“Is Mr King here?” Asked Theresa, looking pointedly at Tom.

“Oh, yes, yes I’m here,” replied Tom, putting down his cup, walking to the door and slipping outside, taking in the slightly nervous form of Patrick Thompson. “Hello Pat. What’s up?”

“Well Mr King, I just wanted to…um…tell you, tell you something, um, I thought you should know.”

“O.k. fire away.” Tom watched the boys fingers flick at the sides of his grey uniform trousers as he spoke, aware now in the second term of having Patrick in his class that his was his chosen form of dialogue. A polite and intelligent boy, Patrick Thompson was the type of pupil that Tom would file under ‘thoughtful sage’. Their most meaningful interactions usually took the form of a brief discourse in which some weighty matter was swiftly raised, raised, pronounced upon and closed again, all in the space of four or five sentences, usually on the playground or just as the class were filing in or out of assembly, Recent exchanges included ‘The Futility of Trying to Collect All the Cards in a Collection’, ‘A Fast Car Isn’t Always Useful if You Have A Lot of Shopping’ and, most recently ‘Parents Don’t Always Tell the Truth but That’s O.K. Sometimes’.

“Mr King?”

“Yes Pat?”

“Parents don’t always tell the truth do they?”

“Well I don’t know. What makes you say that?”

“You see, my Mum told my sister that spiders can’t hurt you, you see, and well, I know that they could.”


“Yes, some are poisonous, like the Tarantula, but even the little ones could get caught in your throat ugh, ugh, ugh, like that, while you are asleep.”

“So why do you think your Mother said that to your sister?

“Oh, I expect it’s to stop her being scared.”

“So is that alright do you think?”

“Oh yeah, I think you can lie, well, not tell the truth sometimes, to stop being scared and that’s O.k.”

“Yes, I guess so Pat. In we go…” So on this morning, Tom waited while Patrick Thompson gathered his thoughts, fingers twiddling at the grey flannelled creases of his trousers, confident that this would be brief.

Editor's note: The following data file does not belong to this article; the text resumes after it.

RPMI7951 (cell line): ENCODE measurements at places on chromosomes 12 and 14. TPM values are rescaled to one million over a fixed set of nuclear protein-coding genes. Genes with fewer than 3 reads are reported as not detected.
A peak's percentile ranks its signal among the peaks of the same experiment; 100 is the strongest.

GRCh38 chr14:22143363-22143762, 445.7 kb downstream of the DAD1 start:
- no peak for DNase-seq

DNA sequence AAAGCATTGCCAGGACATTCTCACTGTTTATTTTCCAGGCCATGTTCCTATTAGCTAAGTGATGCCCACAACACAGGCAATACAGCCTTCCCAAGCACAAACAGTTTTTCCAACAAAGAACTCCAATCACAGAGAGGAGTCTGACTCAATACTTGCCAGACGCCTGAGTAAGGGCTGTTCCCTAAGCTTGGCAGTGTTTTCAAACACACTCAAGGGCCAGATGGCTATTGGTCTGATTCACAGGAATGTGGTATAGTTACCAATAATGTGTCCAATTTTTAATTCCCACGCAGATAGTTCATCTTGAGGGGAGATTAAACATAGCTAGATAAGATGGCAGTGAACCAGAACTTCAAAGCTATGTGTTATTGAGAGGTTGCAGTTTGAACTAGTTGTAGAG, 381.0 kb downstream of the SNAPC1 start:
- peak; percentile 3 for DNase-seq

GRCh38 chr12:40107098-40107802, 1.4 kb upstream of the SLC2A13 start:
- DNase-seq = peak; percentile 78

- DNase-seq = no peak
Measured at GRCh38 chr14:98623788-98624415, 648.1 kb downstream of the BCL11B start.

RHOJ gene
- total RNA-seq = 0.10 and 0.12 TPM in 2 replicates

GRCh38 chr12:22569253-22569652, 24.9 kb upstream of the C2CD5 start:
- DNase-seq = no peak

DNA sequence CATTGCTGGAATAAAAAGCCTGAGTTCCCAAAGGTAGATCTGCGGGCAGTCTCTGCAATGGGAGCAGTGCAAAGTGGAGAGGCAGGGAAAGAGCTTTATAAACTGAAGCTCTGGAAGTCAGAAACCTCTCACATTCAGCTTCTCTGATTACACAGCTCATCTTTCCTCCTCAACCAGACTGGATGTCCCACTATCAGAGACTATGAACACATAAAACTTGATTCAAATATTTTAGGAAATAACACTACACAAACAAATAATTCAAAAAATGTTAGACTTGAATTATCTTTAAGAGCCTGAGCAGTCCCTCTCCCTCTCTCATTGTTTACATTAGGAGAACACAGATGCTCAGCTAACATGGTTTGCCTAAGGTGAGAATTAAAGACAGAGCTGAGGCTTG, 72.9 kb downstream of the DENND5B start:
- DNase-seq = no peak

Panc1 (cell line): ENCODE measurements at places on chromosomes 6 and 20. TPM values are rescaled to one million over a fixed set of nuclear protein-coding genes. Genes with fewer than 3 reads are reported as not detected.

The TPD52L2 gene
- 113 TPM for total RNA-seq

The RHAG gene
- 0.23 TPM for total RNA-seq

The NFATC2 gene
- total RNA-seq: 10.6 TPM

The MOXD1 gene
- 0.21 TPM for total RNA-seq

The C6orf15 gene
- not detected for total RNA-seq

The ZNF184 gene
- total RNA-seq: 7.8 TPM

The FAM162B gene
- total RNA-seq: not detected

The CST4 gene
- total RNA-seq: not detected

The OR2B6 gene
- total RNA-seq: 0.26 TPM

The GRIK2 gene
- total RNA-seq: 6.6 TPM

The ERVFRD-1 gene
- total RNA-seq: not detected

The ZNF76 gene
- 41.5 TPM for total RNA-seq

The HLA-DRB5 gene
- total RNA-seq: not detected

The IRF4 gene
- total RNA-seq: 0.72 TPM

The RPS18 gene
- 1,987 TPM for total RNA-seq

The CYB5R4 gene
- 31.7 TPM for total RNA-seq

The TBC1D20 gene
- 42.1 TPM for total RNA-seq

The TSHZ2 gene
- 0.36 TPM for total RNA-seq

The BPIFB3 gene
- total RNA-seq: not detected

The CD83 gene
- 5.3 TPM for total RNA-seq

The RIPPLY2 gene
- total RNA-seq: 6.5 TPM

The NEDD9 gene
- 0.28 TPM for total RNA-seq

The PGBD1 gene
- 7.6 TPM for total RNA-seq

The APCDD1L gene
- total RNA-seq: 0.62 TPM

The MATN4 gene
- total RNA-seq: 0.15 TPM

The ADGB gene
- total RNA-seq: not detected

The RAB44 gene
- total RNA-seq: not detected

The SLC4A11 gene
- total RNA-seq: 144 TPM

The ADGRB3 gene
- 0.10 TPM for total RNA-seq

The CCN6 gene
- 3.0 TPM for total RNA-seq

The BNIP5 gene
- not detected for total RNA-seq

“You see, you know what we were doing this morning, about God and stuff…”

“God and stuff…R.E, yes.”

“Well…” Patrick Thompson now lifted his attention from his trouser legs and looked up at Tom with a bright smile. “…I think I am the Chosen One.” Tom raised his eyes to the bookshelves that lined the corridor running beside the Staff room and nodded slowly.

“Right. O.K. Pat, um, I think we need to talk about this a bit more but…” Tom pulled back the cuff of his shirt and checked his watch “…but the bell’s about to go. Why don’t we have another chat about it at lunchtime?” Patrick Thompson gave Tom a decidedly benign smile.

“O.K. Mr King. It can wait. As you told us, the Chosen One is always patient. Thanks.” Before he returned to the hubbub of the Staff room Tom watched young Patrick Thompson, hand trailing the wall, stroll down the corridor until he had gone through the double doors and was hidden from view.

“Oh boy.” He thought to himself, “How on earth am I going to explain this to his parents?”


About Stuart Dyer

Stuart Dyer, Christian Writer and Musician living in West Sussex, England. Works in the hope of producing the worthy novel or solo; giggles at Oliver Hardy, Peter Sellers and Spike Jones; admires Hudson Taylor, Dickens, Salinger, Bill Bailey and Neil Peart; listens from Wagner to Miles with lots of stops in between; dances to motown and aims to achieve balance in all things.
This entry was posted in Fiction Writing, Tales of Lost Jumpers, This week's thoughts and tagged , , , , , , , , . Bookmark the permalink.

One Response to Tales of Lost Jumpers

  1. Pingback: Tales of Lost Jumpers | rattledrum